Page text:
I feel bad that a month has gone by and I’m no further along in my recording than I was before. Or worse, I feel bad because a few months have gone by and I haven’t even started recording a song. When I realize my song could have been finished already, it only adds to the frustration. If you’re a chronic procrastinator like me, or even if you’re not and you would just like a few tips on getting motivated, here are a couple things to remember when the recording studio beckons.

It won’t ever get done if you don’t start it

The only way to guarantee your song doesn’t get finished is to never start it in the first place! Sometimes just getting started is the hardest part, and once you’re going you find that you are inspired to keep it up. Often there is just that initial hurdle of getting the first thing recorded that’s giving you a mental block, but hearing your song get started usually reminds you of how cool it’s gonna sound when it’s complete. (more…)

Recording Tips: How to Record Vocals

Tuesday, February 8th, 2011

Unless you play instrumental music, the vocal track is the most important part of your demo. It’s the part of the music that most fans and listeners connect with the most, and that makes your vocal tracks the heart and soul of your recording. But recording vocals can be a tricky thing. How do you capture the spirit of a great vocal take without losing any of the raw energy of the performance? Here are a few recording tips for vocalists.

Finding a Place to Record

Where will your vocal recording take place? The opportunities are endless, really… Besides professional recording studios, vocals can be easily recorded at home with the proper setup. If you don’t have a home recording setup (or know someone who does), you might want to take a look at our guide to finding the right vocal recording studio to help you find the right location. If you do decide to head to a recording studio, you can skip the next section on recording software and hardware.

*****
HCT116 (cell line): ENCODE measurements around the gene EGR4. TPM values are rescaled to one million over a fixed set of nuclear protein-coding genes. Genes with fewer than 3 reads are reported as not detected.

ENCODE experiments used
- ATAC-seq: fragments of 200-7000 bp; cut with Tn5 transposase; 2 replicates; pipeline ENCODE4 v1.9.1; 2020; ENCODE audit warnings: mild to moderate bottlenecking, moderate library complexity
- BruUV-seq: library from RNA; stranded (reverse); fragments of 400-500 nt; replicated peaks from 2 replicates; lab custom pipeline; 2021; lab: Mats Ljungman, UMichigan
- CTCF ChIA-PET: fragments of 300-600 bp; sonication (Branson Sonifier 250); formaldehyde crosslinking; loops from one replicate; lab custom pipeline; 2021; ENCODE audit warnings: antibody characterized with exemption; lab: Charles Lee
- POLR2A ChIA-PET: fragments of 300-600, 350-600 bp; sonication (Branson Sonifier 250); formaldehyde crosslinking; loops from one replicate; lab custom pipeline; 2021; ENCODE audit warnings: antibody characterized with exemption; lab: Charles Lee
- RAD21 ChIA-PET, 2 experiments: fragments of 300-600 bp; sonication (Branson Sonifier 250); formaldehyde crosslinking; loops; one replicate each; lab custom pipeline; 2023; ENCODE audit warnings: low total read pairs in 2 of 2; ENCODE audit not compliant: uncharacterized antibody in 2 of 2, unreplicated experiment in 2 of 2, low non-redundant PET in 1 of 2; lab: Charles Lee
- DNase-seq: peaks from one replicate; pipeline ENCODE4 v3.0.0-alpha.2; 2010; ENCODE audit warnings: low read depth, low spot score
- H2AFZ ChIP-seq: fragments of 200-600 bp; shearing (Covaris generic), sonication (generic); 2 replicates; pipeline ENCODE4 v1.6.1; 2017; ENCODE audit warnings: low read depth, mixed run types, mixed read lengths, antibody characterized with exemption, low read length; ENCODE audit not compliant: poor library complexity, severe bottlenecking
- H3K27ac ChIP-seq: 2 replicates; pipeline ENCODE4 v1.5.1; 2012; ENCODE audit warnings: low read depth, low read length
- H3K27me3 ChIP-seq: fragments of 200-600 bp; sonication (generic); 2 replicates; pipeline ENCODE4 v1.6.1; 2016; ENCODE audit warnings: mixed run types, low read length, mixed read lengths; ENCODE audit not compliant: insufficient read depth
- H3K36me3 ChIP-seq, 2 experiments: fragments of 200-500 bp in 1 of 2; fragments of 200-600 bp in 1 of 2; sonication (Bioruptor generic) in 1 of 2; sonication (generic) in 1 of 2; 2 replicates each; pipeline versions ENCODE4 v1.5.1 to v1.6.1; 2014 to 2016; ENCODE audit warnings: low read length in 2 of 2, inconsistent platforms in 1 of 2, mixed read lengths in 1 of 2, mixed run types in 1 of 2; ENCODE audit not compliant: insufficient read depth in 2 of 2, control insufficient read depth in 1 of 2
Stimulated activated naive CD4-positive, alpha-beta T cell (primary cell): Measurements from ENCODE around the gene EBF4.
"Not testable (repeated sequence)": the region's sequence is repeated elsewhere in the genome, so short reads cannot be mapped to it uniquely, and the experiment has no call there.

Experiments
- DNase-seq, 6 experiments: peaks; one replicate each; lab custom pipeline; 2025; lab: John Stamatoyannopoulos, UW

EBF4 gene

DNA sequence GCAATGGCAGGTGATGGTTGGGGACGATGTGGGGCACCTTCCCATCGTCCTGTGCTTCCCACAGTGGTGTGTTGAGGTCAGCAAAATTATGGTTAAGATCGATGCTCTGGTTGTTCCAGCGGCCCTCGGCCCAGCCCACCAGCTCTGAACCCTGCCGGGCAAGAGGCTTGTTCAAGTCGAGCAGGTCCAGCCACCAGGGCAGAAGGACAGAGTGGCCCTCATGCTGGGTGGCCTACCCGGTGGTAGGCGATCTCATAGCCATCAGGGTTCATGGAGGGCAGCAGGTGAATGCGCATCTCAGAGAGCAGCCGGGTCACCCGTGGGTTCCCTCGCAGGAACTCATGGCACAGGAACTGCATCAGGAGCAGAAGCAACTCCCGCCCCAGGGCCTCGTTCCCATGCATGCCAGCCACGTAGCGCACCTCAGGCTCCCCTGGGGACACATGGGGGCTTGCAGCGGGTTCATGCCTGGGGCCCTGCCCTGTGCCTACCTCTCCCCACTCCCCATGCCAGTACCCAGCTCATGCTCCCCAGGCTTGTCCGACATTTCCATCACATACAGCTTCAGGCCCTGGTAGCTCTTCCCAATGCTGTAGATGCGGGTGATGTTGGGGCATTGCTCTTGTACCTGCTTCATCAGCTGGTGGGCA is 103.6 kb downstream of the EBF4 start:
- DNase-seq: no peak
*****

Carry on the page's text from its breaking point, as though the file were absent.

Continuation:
Recording Software & Hardware

When you take recording matters into your own hands, it is imperative that you choose the right recording gear for the job. The sheer number of options available may seem intimidating at first, but here are a few tips.

You’ll need a digital audio workstation (DAW) to start. Some of the most common DAWs include Protools, Cubase and Logic. If you don’t want to invest in expensive software, many companies offer scaled down, cheaper versions of their titles. There are also free options available as well, though if you’re planning on getting serious about recording you’ll probably want to spend a few dollars on decent recording software.

You’re also going to need an audio interface of some sort. This is the hardware that you will be plugging your microphone into (which then plugs into your computer, usually via USB or Firewire). Again, there are tons of options out there for interfaces, but there are plenty of basic affordable products such as the Mbox. Just be aware that the more expensive interfaces often boast better sound quality when recording. Music recording gear tends to be pretty straightforward with pricing; more expensive will get you better recordings and more options, while less expensive tends to deliver lower quality and fewer choices.

Choosing the Right Microphone

More than anything else, the microphone is probably the most crucial piece of recording gear you can buy when it comes to recording vocals. The best DAW in the world won’t make a difference if you’re singing into a $15 Radio Shack microphone. There are several different types of microphones, the most common being dynamic and condenser. Dynamic mics like the Shure SM-57 are typically more affordable, but tend to be better suited for live performance than for recording. Condenser mics can be pricier, but they’ll give you a much crisper, more nuanced vocal track. That’s why most engineers prefer to use higher end microphones for recording.

Studio Pros Starter Kit

Wednesday, January 26th, 2011

There can be a lot to think about when you start your first Studio Pros production.  Here are some links that you should browse through before you begin to ensure you get the most out of your experience—and to be sure you make an awesome song with us!

Before You Record:

Preparing the Perfect Pre-Production Files
Using Reference Tracks to Get The Sound You Want
Choosing the Right Instrumentation

After You Start the Recording Process:

How to Get The Most Out of Our Session Musicians
Understanding the Song Sketch

If You Record Your Own Tracks:

Finding the Right Vocal Recording Studio
Preparing Your Files for Mixing & Mastering

Happy recording with Studio Pros!

Studio Pros